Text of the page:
A Multitude of Sonics
“There’s nothing we can do / We were born to die fools.”
So goes the chorus of “Lover’s Game”, the best song on the kaleidoscope of a record that is Myth. The lyric does capture the youthful, carefree effervescence that so defines the game of love, but in a way it speaks volumes to the members of Geographer. There is a sort of devil-may-careness to their music; not in a lack of artistic interest, but rather a free-spirited approach to songwriting. The forty-two minutes of Myth fly by pretty fast, but during that time there’s plenty going on. Some chillwave here, some dance-pop here, and a lot of really interesting synthesizer work throughout. Like the colors intermixing on the album’s camouflage sleeve art, Myth is a diverse portrait of this San Francisco-based trio. Yet for the various colors that make up Myth, the experimentation can sound more like diversity for the sake of itself rather than for trying to be sonic pioneers.
Just based off of this recording, it sounds like Geographer takes very seriously the threat to making a unique work of art posed by the dictum “there’s nothing new under the sun.” At their most basic, Geographer is a noteworthy indie rock band with an affinity for textural synthesizers. But with Myth, Geographer seem like they’re trying their hardest to be the musical equivalent of an eel; every time you try to grab and classify them, they slip right out of your hands. Even their most run-of the mill material here, namely the straightforward alternative of “The Myth of Youth”, opens with a weird, droning noise, and is throughout laced with chirping synths; God forbid it be just a simple rock song. While there is a definite tendency to want to over-label bands with genre name upon genre name, at the same time it’s interesting to see a band try to side-skirt being classified at all. The skill of some records is that their uniqueness defies classification; unfortunately, Geographer’s music sounds like it’s trying to be something new under the sun, and it doesn’t always do so organically.
For the most part, Myth is a solid album. The record has what might be one of 2012’s best pop singles in “Lover’s Game”, a track that practically necessitates a remix EP. Its insistent piano chords would fit in equally on a dance floor or an indie mixtape; its hook is both malleable and infectious. “Shell Beach” loops Nathan Blaz’s cello, which is run through various instrument pedals, behind one of the album’s better guitar parts. The video game synth of “Kites”, though sounding out of place initially, builds into a memorable chorus. These are key highlights of the record, whose production quality and musicianship throughout are excellent.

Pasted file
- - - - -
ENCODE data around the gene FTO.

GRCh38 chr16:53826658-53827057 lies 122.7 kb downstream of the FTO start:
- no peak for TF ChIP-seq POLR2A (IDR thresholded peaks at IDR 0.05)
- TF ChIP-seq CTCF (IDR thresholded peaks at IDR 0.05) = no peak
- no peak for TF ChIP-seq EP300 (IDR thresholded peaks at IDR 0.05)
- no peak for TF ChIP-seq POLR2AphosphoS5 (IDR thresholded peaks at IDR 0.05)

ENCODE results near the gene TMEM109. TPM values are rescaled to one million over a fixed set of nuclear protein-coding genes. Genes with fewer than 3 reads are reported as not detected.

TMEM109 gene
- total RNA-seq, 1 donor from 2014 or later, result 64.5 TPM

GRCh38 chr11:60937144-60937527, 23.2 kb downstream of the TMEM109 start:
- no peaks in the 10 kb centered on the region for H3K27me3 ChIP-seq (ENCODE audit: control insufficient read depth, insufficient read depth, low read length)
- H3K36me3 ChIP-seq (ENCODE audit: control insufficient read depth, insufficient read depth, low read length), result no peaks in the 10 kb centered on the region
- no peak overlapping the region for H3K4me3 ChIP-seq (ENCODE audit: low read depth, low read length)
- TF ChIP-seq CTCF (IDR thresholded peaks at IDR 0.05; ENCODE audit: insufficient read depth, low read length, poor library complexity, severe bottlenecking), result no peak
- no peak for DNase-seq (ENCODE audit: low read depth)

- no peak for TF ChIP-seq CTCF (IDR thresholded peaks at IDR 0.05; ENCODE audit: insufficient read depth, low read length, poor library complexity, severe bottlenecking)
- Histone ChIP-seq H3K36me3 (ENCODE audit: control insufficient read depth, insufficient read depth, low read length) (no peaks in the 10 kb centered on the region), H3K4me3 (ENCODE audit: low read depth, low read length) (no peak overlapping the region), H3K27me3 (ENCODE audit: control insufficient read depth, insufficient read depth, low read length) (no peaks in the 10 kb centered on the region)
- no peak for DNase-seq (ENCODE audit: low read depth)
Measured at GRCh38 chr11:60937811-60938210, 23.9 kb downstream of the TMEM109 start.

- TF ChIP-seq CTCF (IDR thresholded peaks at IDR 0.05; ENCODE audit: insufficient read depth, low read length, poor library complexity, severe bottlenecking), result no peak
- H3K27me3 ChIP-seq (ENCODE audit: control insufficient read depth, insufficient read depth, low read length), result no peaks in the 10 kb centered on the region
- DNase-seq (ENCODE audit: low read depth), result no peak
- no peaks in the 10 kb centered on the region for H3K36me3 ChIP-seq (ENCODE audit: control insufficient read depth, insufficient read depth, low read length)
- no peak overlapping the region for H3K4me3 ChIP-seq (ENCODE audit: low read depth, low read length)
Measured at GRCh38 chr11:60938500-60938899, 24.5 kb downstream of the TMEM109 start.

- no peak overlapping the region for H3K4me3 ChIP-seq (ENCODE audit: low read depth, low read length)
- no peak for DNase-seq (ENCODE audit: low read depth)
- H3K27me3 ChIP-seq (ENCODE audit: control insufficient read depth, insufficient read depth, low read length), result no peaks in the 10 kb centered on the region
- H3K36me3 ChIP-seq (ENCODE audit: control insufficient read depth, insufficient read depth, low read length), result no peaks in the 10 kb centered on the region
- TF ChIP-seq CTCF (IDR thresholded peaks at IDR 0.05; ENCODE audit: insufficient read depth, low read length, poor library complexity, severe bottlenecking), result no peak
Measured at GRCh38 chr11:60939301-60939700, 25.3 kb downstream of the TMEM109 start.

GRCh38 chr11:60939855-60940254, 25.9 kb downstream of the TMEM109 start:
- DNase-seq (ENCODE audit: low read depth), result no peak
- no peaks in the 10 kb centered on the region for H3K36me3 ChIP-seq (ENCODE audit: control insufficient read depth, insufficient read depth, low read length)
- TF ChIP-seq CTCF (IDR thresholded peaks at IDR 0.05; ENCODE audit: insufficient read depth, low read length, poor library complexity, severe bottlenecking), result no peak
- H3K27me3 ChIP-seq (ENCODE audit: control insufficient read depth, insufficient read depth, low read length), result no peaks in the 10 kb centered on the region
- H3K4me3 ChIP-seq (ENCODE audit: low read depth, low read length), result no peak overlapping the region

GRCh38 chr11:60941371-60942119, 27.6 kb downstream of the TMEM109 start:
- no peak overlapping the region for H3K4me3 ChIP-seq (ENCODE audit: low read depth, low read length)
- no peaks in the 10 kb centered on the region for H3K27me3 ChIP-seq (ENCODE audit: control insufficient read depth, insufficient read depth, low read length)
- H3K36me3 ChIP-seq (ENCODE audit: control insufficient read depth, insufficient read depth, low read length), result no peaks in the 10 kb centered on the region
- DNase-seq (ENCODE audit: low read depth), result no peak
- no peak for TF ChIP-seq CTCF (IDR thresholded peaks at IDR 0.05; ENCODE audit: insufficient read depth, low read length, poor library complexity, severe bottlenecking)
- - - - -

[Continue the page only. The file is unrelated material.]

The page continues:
Where the record falters most notably is in the key manifestation of the anti-classification vibe running throughout: call it the Radiohead tendency. Cuts like “The Boulder” and “Kaleidoscope” bear a similarity to the worshipped British band; the former especially captures the dreamy sonic that Radiohead does so well, due in large part to Michael Deni’s falsetto. For my money, Radiohead’s “experimental” stuff (best seen in the transition from OK Computer to Kid A) is grossly overrated, so I’m by no means accusing Geographer of daring to think they could ever occupy the stratosphere that Radiohead does. Rather, their idea of textural, experimental indie cuts runs too similar to Radiohead’s, which itself isn’t that great. (No, I didn’t like The King of Limbs.) They do that better on the chillwave-esque “Blinders.”
The multitude of sonics on Myth prove Geographer to be something of musical adventurers, even if the various paths they travel down don’t always lead to success. There’s enough great material here that one will likely spin this record more than once, especially for the pop brilliance the band achieves on “Lover’s Game”. Like the youthful joie de vivre of that song, these musicians have a seemingly unending ambition, and for the most part it serves them well. So long as they keep working at refining it, things will likely go up from here for these Geographers.
We all know how critical it is to keep independent voices alive and strong on the Internet. Please consider a donation to support our work as independent cultural critics and historians. Your donation will help PopMatters stay viable through these changing and challenging times. Thanks everyone.